In today’s lesson, we will be talking about reflexive pronouns. They are called reflexive because they refer back to the subject of a verb. We form them by adding the sufixes  -self (for singular pronouns) and -selves (for plural pronouns). 

















When do we use reflexive pronouns?

Reflexive pronouns are used after certain verbs such as: cut, burn, enjoy, hurt, look at, amuse, dry, kill, satisfy, teach, etc. We use them when the subject and the object of the verb are the same person.

  • I made myself a salad. (I made a salad for me)
  • He’s cut himself while shaving. (He’s cut his own face)
  • Enjoy yourselves! (refers back to the subject – you)
  • We are looking at ourselves in the mirror. (we’re looking at us)
  • Since the party was boring, we tried to amuse ourselves by playing cards. 
  • She taught herself knitting. 

Notice the difference between yourself and yourselves:

  • Milly, you can hurt yourself with that sharp knife.
  • Rebecca and Alex, you can hurt yourselves.

When not to use reflexive pronoun

    We do not use reflexive pronouns after the verbs relax, feel, concentrate, meet.

    • I feel nervous. I can’t concentrate. (not I can’t concentrate myself).
    • Shall we meet at 5 o’clock? (not shall we meet ourselves)

    Reflexive pronouns cannot be used after a preposition of place. We normally use object pronouns after them.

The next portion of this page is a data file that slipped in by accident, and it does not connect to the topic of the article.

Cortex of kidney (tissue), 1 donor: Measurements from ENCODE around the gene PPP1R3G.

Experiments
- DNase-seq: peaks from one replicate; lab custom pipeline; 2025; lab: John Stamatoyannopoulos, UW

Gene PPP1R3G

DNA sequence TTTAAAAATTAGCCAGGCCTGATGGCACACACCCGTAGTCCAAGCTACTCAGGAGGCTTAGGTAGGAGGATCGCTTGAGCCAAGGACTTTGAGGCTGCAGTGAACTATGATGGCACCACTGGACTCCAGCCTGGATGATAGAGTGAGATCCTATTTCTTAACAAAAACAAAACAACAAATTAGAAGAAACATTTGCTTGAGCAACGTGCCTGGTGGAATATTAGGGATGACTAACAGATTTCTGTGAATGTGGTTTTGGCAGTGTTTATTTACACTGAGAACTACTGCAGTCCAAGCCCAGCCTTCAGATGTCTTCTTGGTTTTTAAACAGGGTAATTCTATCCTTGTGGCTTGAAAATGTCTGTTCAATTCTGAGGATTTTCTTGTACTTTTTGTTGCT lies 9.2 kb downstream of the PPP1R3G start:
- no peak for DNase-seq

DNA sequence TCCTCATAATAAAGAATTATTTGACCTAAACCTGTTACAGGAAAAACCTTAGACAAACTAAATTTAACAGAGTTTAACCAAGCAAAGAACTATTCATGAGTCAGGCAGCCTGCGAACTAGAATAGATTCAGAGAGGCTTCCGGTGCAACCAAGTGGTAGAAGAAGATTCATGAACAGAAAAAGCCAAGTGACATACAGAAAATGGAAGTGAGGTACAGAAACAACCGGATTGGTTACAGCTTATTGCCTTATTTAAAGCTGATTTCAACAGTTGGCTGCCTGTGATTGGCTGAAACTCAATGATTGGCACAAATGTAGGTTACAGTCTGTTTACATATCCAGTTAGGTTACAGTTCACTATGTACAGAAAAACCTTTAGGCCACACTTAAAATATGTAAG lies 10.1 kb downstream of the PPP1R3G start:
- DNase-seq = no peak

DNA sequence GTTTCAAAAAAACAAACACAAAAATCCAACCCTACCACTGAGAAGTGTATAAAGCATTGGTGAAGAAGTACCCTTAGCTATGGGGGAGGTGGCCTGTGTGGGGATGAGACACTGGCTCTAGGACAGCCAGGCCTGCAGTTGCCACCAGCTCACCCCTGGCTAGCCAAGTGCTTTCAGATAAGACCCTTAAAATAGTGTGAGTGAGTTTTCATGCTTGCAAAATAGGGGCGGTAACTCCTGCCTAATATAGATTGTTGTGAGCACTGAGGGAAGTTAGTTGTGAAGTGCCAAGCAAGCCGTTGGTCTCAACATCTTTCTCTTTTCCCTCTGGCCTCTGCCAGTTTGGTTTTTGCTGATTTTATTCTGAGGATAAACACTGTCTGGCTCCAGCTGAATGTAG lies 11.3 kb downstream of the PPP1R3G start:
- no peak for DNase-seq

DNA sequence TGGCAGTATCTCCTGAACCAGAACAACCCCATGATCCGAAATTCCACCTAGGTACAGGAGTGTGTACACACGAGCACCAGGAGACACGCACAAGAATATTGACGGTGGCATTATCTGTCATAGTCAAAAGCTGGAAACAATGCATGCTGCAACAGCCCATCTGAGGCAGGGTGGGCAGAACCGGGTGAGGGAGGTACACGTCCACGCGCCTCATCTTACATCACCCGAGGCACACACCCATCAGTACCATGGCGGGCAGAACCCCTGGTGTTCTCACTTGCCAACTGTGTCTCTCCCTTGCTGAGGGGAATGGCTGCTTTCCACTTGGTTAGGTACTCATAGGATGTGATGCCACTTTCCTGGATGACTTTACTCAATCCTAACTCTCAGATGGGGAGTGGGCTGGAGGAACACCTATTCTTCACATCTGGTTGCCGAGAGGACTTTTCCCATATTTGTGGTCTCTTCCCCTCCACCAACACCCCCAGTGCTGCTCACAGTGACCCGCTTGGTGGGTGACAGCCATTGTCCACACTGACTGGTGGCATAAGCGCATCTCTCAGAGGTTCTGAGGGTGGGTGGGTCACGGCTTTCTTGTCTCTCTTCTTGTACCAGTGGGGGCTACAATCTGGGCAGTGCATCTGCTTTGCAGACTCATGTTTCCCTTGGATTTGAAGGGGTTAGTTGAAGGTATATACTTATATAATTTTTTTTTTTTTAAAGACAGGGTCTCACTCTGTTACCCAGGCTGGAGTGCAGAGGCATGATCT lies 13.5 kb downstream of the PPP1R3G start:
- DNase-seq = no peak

• I don’t have my telephone with me.
    • He saw a man standing next to him.

    When to use BY

    We use BY to emphasize that the subject of the verb did something alone.

    • I cleaned the house by myself.
    • Mary travelled to Turkey all by herself.

    Take a look at these expressions with reflexive pronouns:

    • Enjoy yourselves at the party!
    • Start behaving yourselves, children!
    • Make yourself at home!
    • Help yourself to a drink!
    Reflexive pronouns
    Reflexive pronouns

    Do the quiz to perfect your knowledge!

    You may also be interested in these posts:

    Indefinite Pronouns

    Relative Pronouns in English

    Reciprocal Pronouns: Each Other & One Another

    Personal Pronouns One and Ones

    WHO and WHOM

    Relative Clauses with WHO, WHICH and THAT

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